There are many rehab modalities that contribute to a good quality of life for your pet, one of which is massage. This hands-on approach can offer numerous benefits and is used to help with pain management, recovery from surgery and even as a way to strengthen the bond between owner and pet.
After an injury or as an animal ages, massage can provide relief for a bevy of issues. It can improve blood flow in dogs that withcardiovascular issues, manage scar tissue and relieve muscle tension/spasms. In geriatric dogs, massage is a helpful tool to help motivate movement and improve tone in weak muscles.
For animals experiencing emotional issues like anxiety or shyness massage can be an effective tool for management. Erin Kowalski, a nationally certified canine massage therapist, describes a patient who was adverse to touch and seemed highly stressed during obedience class:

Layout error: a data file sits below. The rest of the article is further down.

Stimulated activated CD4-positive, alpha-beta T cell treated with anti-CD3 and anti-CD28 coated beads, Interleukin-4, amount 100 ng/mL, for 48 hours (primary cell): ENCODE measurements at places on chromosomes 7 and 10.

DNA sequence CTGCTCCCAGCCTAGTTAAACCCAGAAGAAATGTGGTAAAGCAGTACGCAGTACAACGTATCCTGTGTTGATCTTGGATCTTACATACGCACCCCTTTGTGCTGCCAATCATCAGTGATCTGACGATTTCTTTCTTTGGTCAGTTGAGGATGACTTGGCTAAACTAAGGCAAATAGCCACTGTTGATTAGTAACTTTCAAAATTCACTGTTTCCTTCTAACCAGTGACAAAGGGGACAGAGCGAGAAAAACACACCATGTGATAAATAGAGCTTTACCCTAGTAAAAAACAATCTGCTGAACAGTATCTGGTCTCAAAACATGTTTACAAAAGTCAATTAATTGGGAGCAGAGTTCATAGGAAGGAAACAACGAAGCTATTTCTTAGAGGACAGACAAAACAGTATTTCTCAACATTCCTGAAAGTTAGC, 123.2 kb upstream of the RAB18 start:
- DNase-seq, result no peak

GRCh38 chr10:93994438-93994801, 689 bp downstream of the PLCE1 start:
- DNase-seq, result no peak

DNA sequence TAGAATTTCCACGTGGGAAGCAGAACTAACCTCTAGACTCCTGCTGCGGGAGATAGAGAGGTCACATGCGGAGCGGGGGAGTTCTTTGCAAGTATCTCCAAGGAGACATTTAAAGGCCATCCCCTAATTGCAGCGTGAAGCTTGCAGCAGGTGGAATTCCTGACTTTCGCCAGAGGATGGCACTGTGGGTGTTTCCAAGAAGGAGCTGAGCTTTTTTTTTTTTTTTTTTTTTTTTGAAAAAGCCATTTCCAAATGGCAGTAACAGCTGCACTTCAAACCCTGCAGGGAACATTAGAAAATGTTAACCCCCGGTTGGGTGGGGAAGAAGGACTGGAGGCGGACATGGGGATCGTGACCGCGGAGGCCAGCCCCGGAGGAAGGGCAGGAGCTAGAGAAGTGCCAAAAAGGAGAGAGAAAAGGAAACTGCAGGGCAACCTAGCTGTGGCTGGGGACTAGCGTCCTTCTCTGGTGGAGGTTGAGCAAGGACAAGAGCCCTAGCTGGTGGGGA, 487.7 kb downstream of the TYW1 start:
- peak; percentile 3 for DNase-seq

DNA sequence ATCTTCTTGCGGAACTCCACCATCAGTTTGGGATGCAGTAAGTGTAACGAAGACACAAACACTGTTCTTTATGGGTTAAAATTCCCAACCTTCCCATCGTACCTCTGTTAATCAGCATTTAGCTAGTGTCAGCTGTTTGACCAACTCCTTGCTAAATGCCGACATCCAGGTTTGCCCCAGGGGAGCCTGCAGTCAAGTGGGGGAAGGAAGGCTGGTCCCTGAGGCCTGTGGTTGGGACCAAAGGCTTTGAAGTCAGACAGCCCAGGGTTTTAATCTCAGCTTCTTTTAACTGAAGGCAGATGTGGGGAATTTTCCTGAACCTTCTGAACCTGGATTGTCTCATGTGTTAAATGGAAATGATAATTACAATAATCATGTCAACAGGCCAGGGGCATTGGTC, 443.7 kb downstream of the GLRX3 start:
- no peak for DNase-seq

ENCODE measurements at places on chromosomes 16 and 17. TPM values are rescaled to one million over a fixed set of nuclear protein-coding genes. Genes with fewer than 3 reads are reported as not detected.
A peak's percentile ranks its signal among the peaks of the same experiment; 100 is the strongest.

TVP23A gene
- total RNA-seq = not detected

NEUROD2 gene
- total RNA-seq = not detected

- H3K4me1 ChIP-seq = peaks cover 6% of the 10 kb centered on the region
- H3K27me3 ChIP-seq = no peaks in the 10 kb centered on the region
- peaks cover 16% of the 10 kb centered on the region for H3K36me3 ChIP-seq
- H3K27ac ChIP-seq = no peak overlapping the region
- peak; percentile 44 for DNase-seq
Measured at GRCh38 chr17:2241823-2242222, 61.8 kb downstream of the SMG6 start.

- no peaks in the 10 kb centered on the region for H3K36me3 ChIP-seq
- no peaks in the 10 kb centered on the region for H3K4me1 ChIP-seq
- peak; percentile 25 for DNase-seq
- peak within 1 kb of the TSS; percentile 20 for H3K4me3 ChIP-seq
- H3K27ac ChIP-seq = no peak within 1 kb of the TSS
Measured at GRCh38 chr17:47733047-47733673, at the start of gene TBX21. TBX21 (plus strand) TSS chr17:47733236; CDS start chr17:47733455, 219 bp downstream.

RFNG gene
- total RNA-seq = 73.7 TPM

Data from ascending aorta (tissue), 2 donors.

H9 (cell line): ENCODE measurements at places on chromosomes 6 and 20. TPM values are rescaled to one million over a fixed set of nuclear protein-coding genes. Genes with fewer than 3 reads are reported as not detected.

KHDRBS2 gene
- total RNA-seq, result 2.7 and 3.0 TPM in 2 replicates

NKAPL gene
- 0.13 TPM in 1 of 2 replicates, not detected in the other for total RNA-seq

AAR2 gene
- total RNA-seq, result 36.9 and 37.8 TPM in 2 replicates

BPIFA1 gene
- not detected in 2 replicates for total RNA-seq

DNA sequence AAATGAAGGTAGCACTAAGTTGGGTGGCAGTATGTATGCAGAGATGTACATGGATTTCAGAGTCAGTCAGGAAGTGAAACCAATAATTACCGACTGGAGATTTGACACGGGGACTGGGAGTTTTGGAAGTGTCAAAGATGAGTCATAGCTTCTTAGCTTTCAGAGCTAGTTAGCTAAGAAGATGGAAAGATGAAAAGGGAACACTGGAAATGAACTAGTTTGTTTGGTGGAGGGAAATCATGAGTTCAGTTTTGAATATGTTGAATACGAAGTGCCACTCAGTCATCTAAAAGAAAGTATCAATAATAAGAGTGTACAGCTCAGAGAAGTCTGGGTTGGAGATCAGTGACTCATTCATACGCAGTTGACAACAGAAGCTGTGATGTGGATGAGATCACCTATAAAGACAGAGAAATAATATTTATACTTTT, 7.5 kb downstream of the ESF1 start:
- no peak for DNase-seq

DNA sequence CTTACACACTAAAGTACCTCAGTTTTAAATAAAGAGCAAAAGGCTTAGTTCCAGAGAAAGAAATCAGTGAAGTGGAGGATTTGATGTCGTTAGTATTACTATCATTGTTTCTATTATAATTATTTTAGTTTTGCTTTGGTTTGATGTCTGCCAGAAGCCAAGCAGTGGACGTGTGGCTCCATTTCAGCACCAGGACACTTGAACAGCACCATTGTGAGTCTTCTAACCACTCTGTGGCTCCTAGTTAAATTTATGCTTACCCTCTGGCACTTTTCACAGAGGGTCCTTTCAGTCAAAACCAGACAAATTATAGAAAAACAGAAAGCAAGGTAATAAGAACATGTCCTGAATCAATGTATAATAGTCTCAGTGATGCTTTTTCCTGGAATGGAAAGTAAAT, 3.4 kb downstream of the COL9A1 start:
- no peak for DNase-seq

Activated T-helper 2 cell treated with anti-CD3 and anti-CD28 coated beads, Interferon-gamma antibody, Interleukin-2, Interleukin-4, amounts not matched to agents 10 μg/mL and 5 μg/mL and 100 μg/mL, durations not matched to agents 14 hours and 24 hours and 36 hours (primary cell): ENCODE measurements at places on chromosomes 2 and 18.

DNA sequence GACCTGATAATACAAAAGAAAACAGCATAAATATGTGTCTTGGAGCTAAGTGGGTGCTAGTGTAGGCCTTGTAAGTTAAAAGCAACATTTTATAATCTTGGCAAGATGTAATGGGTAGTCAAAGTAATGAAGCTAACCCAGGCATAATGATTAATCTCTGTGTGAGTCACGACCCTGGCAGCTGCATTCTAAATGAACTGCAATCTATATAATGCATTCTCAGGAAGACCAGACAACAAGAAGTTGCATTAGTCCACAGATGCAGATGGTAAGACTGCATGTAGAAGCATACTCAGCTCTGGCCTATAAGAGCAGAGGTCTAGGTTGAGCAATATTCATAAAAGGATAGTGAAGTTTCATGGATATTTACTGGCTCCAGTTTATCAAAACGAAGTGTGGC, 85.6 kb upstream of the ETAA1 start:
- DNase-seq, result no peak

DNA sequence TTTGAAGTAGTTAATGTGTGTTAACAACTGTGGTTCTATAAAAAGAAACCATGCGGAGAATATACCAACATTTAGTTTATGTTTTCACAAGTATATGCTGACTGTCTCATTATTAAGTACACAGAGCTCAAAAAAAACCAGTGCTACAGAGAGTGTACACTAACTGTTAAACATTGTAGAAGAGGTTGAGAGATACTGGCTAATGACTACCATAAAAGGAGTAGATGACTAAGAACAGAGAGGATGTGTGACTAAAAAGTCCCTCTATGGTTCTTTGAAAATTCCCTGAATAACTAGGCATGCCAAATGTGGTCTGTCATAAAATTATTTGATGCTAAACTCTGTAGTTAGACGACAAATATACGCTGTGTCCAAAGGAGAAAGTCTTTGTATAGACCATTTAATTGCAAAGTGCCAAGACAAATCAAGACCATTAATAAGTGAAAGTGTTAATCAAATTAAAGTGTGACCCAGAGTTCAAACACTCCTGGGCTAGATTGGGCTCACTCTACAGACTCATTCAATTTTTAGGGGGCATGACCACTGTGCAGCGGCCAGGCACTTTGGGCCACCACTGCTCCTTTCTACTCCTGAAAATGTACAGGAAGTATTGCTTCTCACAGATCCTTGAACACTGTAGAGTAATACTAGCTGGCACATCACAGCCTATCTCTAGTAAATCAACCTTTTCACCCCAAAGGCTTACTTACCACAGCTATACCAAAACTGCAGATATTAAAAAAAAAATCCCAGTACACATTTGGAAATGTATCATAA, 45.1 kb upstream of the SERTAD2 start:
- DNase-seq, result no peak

“We started slow. I let him come to me in my space rather than move in on his
space. Over time, he let me touch him more and more as he slowly became desensitized. Soon, I was able to perform full massages. After about six months, the owner reported that he was seeking attention from her, something he had never previously done!”
As a dog or cat begins to near the end of their life, massage can be a palliative tool. It can simultaneously provide relief for the pet and the owner.
“Performing massage in this circumstance can sometimes offer the owner a sense of being proactive, that they’re doing something positive for their companion during the end stages.”
It is important to note that most medical conditions for which massage is beneficial require the combined supervision of a veterinarian and a trained massage professional. Integrative Pet Care therapists are trained and certified to perform massage on animals suffering from a variety of ailments in a safe and beneficial way.
Interested in learning how to massage your pet at home? IPC Chicago offers a Pet Massage Basics class. Sign up to receive notifications when our next class is available.